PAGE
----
2 Shades of Grey

Songs from the soundtrack of your life


2 Comments

Can’t believe that hip-hop has had a bigger influence than the Beatles

vibe_headphones_speakers_1600_wht_5392But that’s what scientists are saying.

Using techniques normally used in evolutionary biology scientists at Imperial College and Cambridge University analysed 17,000 songs from the US Billboard charts between 1960 and 2010.

They gave each song a unique signature based on harmony and timbre and with that were able to trace the rise and fall of different types of music.

They found among other things that tunes using dominant 7th chords became rarer over time. This chord is common in blues and jazz music and reflects their decline. They also looked at “thrashing guitars” associated with rock music.

The scientists found three big changes over the 50 years they examined.

In 1964 the Beatles invasion of America; in 1983 with synth music; and in 1991 with hip-hop.

There is still a lot of diversity in music despite the decline in the 1980s when synthesiser groups like Duran Duran dominated the charts. The scientists consider that revolution the most boring  and it took the hip-hop revolution to change that.

Personally I don’t buy this and would question hip-hop’s influence. But then I’m old-fashioned. I go the the R&B section of a record store still expecting to find John Lee Hooker or Howling Wolf not the pretentious urban music that goes by that label today.

 


Leave a comment

Angry rappers should chill out say jazzer

saxaphone_player_notes_400_wht_3612In response to the research into deaths among musicians, jazz musician Herbie Hancock has urged hip-hop musicians to be more like their opposite numbers in jazz and turn away from the aggression and violence that has become a feature of the musical genre.

He said he was saddened to learn that more than half of rappers and hip-hop artists died through homicide.

Speaking ahead of today’s International Jazz Day (April 30), an initiative he co-founded with UNESCO, Hancock said “he believed that music of all types should have the power to unite people”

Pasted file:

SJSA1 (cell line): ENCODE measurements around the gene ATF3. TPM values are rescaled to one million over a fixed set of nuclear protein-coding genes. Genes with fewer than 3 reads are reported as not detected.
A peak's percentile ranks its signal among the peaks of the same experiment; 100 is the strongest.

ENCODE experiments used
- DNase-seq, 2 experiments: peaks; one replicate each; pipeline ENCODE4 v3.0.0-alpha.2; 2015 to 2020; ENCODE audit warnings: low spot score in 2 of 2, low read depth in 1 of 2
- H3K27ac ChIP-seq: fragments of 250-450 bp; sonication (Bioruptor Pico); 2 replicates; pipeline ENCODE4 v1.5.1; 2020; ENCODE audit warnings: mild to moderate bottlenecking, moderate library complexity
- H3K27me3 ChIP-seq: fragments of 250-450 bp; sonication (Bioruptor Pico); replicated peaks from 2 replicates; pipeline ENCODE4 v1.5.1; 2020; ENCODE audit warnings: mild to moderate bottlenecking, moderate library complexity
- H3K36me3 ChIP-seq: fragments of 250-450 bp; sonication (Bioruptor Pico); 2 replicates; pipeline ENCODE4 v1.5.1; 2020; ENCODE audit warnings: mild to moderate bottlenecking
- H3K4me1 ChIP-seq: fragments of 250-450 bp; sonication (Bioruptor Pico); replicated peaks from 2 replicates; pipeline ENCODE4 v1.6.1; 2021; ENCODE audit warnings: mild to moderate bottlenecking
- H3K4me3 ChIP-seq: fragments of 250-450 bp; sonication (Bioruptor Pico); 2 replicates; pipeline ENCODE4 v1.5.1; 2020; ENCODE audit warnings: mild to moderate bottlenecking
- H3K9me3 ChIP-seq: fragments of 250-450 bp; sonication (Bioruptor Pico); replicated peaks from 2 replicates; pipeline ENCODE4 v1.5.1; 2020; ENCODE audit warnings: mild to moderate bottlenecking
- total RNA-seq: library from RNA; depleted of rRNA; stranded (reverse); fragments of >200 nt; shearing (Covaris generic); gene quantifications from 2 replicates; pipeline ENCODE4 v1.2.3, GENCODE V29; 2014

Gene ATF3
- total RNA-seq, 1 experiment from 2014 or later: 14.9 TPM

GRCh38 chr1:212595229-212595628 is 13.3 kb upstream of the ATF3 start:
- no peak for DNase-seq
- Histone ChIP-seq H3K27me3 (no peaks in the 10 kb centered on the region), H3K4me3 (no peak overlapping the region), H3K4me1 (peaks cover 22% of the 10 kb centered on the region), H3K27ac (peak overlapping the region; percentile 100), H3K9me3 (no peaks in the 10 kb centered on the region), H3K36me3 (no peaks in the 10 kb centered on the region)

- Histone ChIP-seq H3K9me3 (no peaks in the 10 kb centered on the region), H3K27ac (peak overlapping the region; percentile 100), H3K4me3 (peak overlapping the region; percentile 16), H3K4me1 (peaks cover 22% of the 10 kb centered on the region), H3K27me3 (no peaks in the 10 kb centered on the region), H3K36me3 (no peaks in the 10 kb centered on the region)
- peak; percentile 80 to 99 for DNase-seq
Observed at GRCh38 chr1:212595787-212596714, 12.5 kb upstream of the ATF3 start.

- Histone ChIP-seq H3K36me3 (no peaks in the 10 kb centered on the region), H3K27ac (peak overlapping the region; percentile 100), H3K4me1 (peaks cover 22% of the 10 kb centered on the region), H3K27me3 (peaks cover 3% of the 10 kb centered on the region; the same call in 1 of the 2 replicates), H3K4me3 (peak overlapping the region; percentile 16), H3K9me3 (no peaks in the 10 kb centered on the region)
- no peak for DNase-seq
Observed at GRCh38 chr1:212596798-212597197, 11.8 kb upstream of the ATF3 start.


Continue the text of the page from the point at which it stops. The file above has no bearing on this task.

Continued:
“I’m hoping that the jazz influence I’m seeing entering into the hip-hop realm is going to have a positive effect that can heal some of the attributes that have sparked these aggressive tendencies from the past”

Hancock is a bhuddist and doesn’t believe jazz is competitive like sport. He says he’s always been helped by other jazz musicians even when he’s made mistakes and its always been that kind of attitude.


1 Comment

Writing the perfect pop tune – revisited

Happy” by Pharrell Williams is the perfectly constructed pop tune and is the most downloaded song ever in the UK.

Williams had already collaborated with Daft Punk on a big hit in 2013 so he wasn’t exactly unknown. He also featured on the sound track of Despicable Me 2 which earned him an Oscar nomination and couldn’t but help him in terms of exposure when he performed it at the Oscar ceremony.

People say his influences range from Tamla Motown and Michael Jackson and include hip-hop to maximise cross-generational appeal.

According to psychologist Lauren Stewart (who researches ear worms – the phenomenon where you can’t get a tune out of your head) it ticks all the right boxes that make it addictive. Gospel choirs, kids clapping, workers breaking into song and dance. Handclaps are both a social and musical signal and as most live performers know getting people to clap along is one way to get the audience on your side.

It is also highly repetitive so it requires minimum listening effort with no chance you will forget the words and you know what’s coming next. if the music stopped you could fill in the gaps and carry on singing (and how often have you seen performers like Queen and Sting doing just that with an audience?)

A study of tunes, which listeners to Radio 6 described as their earworms, was carried out by the Music, Mind and Brain Group at Goldsmiths, University of London, which found that they shared certain characteristics. The notes were of relatively long duration with only small steps in the way the melody changed. (In Happy the changes are made by the gospel choir singing harmonies). It’s also been noted that several current hits have started with that 4-beat introduction.

So it might only have the lyrical and musical content of a jingle but that’s the secret of its success. It’s the only song since the 1950s to  reach the No 1 spot on three separate occasions.

Here it is.